The most recent article from The Nation's Jeremy Scahill profiled the imprisonment of Yemeni journalist Abdulelah Haider Shaye. For covering American cluster bomb strikes in Yemen and the radicalization of Yemeni citizens and their support for Al Qaeda, Shaye has been beaten and tortured, imprisoned for two years and, at America's request, seen a presidential pardon from Yemen's Ali Abdullah Saleh indefinitely tabled.
You'd think that more bloggers would be furious about this. Extending a blithe imperial hand across the globe to support the torture and imprisonment of journalists is exactly the sort of half-assed fascism they were rabid about back when George W. Bush was exporting America's headaches to our Dracula in Cairo, Hosni "Drown People in Barrels of Shit" Mubarak.
You'd think that, but you'd be wrong. The Obama administration's boot-stomping journalists and whistleblowers is one of those polite misdeeds seemingly everyone prefers to ignore, like walking onto an elevator only one man is occupying and noticing that someone has farted. In fact, this topic was brought up in an even more dramatic fashion three weeks ago. And nobody really cared.
Back then, ABC News White House Correspondent Jake Tapper challenged White House Spokesman Jay Carney after what would normally have been a few inoffensive words of remembrance for journalists recently killed in Syria. Here's a condensed excerpt of the transcript, from Tapper's blog:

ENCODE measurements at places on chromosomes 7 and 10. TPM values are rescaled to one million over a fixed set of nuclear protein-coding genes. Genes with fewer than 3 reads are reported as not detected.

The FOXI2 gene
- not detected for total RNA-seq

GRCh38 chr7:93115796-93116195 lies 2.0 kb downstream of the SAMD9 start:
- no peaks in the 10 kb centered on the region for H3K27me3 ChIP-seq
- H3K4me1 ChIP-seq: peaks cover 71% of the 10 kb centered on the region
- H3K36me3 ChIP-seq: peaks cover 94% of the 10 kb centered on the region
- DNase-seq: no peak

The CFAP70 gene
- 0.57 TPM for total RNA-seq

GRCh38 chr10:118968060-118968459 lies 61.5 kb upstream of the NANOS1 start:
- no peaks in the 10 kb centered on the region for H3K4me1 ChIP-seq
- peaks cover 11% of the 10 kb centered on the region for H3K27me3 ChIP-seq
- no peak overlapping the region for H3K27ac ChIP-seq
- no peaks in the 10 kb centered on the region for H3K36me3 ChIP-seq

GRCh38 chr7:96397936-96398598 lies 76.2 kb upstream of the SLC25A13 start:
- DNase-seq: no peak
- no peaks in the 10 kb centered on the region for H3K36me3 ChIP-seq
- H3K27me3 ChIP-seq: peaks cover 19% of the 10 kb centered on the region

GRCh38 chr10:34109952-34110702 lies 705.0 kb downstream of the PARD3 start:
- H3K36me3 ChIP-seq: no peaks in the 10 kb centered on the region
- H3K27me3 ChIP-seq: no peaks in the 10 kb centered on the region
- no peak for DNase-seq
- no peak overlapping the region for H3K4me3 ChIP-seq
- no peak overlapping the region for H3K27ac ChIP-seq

TAPPER: The White House keeps praising these journalists who are—who've been killed—
CARNEY: I don't know about "keep"—I think—
TAPPER: You've done it, Vice President Biden did it in a statement. How does that square with the fact that this administration has been so aggressively trying to stop aggressive journalism in the United States by using the Espionage Act to take whistleblowers to court? ... There just seems to be disconnect here. You want aggressive journalism abroad; you just don't want it in the United States.
CARNEY: ... I think we absolutely honor and praise the bravery of reporters who are placing themselves in extremely dangerous situations in order to bring a story of oppression and brutality to the world. ... As for other cases, again, without addressing any specific case, I think that there are issues here that involve highly sensitive classified information, and I think that, you know, those are—divulging or to—divulging that kind of information is a serious issue, and it always has been.
TAPPER: So the truth should come out abroad; it shouldn't come out here?
CARNEY: Well, that's not at all what I'm saying, Jake, and you know it's not.
Both on video and in print, it comes off like a politely irritated squabble, but after translating it from Sanitized Beltway Elite Discourse into English, it reads like two guys saying, "Hey, fuck you, buddy!" Which they probably are. Carney doesn't want to have to duck bottles heaved at him from what he thinks should be a sympathetic outlet (broadcast TV news—i.e. nice haircuts talking to the elderly), and Tapper doesn't need to sit there and be fed a bunch of sanctimonious bullshit about journalistic bravery from an administration that's used a WWI-era anti-spy measure to muzzle more whistleblowers in three years than every preceding administration combined.